The Brittany FRAC
19, avenue André Mussat
Whether you are a connoisseur or just curious, at Brittany's Regional Contemporary Art Fund (FRAC), you'll find a collection of contemporary works that will catch your imagination and open your mind to artists from a variety of backgrounds. The aims of the Brittany FRAC are to collect, showcase and raise awareness of the work of contemporary artists. It has built up one of the largest collections of contemporary art in France, with some 4,800 pieces. The Brittany FRAC promotes access to all forms of contemporary creation for people of all ages. It displays a wide variety of works by French and international artists. Alongside more well-known names such as Raymond Hains and Jacques Villeglé, talented young artists are leaving their own mark on our era. The premises of the Brittany FRAC, designed by architect Odile Decq, house an extensive program of temporary exhibitions.
Historical Sites and Monuments
Place de l'Hôtel de ville
Did you know that Rennes has its own Panthéon? Come and admire this fascinating memorial in the City Hall. After the fire in 1720, Jacques Gabriel, architect to the king, planned to bring together the city hall, judicial tribunal and clock tower in a single building on a new square. Its concave shape brings to mind buildings designed by the great architects Le Vau and Hardouin-Mansart. It perfectly complements the convex opera house opposite. Famous Breton figures such as Duguay-Trouin, Laënnec, Renan and Chateaubriand are all depicted in its great hall.
Parlement de Bretagne
Place du Parlement de Bretagne
Although the Parlement of Brittany building may seem like a solid part of the city's history that has survived the ages untroubled, in reality it might never have been able to open its doors to visitors today. The building has certainly had an eventful past. Designed by Salomon de Brosse, it was spared in the great fire of 1720, only to be partly burnt down in 1994. Extensive restoration and renovation work have since given a new lease of life to the historical building, which houses several fine examples of 17th-century French pictorial art. One night was luckily not enough to destroy a century of building work! Inside, the Parlement building boasts prestigious French-style ceilings, sculpted gilded wood panelling and allegorical paintings, culminating in the magnificent Grand'Chambre, or main chamber. Please note: prior to each tour, a film about the fire and the work to restore the building is shown at the tourist information center.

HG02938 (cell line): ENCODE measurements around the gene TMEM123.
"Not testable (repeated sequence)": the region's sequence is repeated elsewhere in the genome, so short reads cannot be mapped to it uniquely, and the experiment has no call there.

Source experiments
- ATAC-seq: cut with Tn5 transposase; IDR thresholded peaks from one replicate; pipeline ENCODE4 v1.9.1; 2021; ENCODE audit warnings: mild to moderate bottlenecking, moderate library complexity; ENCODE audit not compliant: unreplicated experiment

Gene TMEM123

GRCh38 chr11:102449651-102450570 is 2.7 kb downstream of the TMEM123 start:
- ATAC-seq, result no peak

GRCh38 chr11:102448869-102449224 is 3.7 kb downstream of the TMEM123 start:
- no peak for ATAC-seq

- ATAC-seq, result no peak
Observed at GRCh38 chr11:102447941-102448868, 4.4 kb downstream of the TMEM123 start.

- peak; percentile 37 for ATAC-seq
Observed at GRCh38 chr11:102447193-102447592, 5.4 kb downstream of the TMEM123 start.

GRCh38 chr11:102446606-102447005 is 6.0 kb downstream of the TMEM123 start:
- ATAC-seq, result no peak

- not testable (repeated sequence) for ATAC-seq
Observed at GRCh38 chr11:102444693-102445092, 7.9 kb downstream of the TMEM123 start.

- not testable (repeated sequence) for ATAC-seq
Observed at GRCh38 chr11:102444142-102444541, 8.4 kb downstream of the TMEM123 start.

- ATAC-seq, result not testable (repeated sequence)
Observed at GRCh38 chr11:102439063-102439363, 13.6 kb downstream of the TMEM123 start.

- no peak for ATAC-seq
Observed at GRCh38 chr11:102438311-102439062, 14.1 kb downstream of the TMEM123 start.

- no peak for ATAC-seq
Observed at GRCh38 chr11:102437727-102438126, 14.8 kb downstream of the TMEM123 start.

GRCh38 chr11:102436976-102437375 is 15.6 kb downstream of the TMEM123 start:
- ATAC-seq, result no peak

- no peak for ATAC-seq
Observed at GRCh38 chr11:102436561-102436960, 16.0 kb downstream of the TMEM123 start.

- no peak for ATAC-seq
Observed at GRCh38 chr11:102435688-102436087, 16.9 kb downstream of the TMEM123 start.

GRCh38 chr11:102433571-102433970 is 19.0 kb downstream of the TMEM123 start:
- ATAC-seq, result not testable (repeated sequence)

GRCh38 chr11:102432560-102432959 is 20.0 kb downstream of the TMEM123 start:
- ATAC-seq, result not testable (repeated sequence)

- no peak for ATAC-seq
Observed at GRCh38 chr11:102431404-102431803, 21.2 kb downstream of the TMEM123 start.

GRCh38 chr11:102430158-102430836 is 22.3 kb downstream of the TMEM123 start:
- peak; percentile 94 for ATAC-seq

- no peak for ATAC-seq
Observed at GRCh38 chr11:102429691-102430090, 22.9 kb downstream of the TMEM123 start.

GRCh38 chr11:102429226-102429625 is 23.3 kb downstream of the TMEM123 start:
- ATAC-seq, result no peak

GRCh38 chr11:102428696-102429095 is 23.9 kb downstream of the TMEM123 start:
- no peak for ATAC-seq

Palais du Commerce
Place de la république
The river Vilaine was canalised in the mid-19th century, with a covered stretch between the Nemours and Berlin bridges that was officially opened in 1912 by the mayor Jean Janvier. An imposing palace was built here between 1885 and 1929 by Jean-Baptiste Martenot and later Emmanuel Le Ray. The building was commissioned by the mayor Edgar Le Bastard to make the southern part of the city more attractive. It originally housed the Trade Exchange and the post and telegraph office.
6 Rue des Portes Mordelaises
A castle entrance gate with two towers, defended by a drawbridge and featuring two smaller gates for carriages and pedestrians, once led to Mordelles. This symbolic setting was where the future Dukes of Brittany swore an oath to defend Brittany's freedoms. The mediaeval walls to the west were built on the site of a third-century wall. An artillery platform was added on the fortified gateway (or barbican) to protect this entrance to Rennes.
11 rue Saint-Yves
Saint-Yves Chapel houses the city's architecture and heritage discovery centre. The permanent exhibition "Rennes, a City of Art and History" in the restored 15th-century chapel tells the story of the city through its heritage, as depicted in photos, models, pulpits and headstones.
Marché des Lices
Place des Lices
Calling all food lovers, connoisseurs, gourmets and culinary enthusiasts – the Marché des Lices is guaranteed to get your taste buds tingling! Discover for yourself the fabulous selection of fresh, delicious produce from vegetables to cheese, cider, fish and much more.
Every Saturday at dawn, the Marché des Lices – France's second largest market – comes to life, bringing you the very freshest, finest produce. The stalls explode with colors, smells and tastes. Come along and soak up the wonderfully festive atmosphere! Don’t forget the galette saucisse!
Parc du Thabor
Enjoy strolling around one of France's most beautiful parks. As you explore the wonders of the Thabor gardens, you'll be drawn to the romantic, elegant atmosphere. Here even "L'Enfer" – which means "hell" in French – is a delightful open-air theatre venue. The former garden of the monks of Saint-Melaine Benedictine Abbey was redesigned by Denis Bühler, a famous 19th-century landscape artist. Spanning 10 hectares, it boasts French-style gardens, an English-style park, a cave, bandstand, aviary and an impressive rose garden featuring over 2,000 varieties!
Rennes’ culinary landscape, while French at heart, offers an impressive number of award-winning restaurants and local flavor. Alumni, staff and faculty favorites are marked with *
Le Fournil Vasselot *
La Boite à Cookies *
Bistrot à Tartines *
Le Haricot Rouge*
Le Synthi *
Crêperie La Gavotte*
Crêperie St. Anne *
La Fabrique St. Georges*
La Saint Georges
Crêperie An Erminig *
Crêperie des Portes Mordelaises *
La Fontaine aux Perles
Le 2 rue des Dames
Leon le Cochon*
Picotta (Pizza and Tapas)